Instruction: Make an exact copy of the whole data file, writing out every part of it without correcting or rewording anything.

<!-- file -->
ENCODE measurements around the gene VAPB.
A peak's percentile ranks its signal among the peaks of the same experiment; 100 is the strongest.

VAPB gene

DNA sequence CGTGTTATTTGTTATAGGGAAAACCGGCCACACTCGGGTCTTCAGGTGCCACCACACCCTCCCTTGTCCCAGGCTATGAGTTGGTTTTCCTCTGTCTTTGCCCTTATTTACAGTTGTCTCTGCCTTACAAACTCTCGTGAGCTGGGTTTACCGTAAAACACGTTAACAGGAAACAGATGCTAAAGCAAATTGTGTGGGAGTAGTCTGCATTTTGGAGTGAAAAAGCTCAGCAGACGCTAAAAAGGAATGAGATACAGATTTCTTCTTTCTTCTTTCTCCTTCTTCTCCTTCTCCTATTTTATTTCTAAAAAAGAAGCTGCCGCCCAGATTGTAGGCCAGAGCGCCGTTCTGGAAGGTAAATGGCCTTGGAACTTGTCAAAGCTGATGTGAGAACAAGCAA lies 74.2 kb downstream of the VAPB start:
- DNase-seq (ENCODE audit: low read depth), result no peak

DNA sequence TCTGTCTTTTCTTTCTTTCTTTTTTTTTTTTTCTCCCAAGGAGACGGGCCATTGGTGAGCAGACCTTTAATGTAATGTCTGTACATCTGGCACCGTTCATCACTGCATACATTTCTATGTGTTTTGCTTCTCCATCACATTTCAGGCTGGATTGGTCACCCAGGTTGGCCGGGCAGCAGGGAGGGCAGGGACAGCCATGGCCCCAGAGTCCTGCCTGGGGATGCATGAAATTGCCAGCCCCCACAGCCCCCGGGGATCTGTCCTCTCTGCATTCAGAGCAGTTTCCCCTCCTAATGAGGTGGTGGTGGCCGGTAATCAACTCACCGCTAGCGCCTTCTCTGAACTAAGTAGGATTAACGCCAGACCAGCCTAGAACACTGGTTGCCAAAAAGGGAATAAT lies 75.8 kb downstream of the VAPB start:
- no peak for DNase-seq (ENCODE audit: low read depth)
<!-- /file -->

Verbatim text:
ENCODE measurements around the gene VAPB.
A peak's percentile ranks its signal among the peaks of the same experiment; 100 is the strongest.

VAPB gene

DNA sequence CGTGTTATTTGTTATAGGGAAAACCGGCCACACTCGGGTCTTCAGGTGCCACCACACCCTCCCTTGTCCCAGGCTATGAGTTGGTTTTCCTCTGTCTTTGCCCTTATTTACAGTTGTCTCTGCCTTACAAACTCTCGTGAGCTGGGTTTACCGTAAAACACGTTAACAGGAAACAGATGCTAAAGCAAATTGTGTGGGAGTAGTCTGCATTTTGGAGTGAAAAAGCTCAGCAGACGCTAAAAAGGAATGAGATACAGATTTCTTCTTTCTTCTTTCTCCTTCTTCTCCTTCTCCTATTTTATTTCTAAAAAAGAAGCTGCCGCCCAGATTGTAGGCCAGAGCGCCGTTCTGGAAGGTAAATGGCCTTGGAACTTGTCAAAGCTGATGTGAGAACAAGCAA lies 74.2 kb downstream of the VAPB start:
- DNase-seq (ENCODE audit: low read depth), result no peak

DNA sequence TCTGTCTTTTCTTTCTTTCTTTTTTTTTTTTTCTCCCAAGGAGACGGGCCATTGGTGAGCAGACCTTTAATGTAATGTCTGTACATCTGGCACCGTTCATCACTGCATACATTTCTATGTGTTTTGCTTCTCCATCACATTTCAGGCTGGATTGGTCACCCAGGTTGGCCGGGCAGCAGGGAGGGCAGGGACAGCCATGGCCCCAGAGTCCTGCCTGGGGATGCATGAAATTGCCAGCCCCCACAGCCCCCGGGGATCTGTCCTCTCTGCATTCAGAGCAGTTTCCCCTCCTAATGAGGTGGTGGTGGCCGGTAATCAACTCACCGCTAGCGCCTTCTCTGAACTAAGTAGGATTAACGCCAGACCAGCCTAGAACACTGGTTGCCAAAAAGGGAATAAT lies 75.8 kb downstream of the VAPB start:
- no peak for DNase-seq (ENCODE audit: low read depth)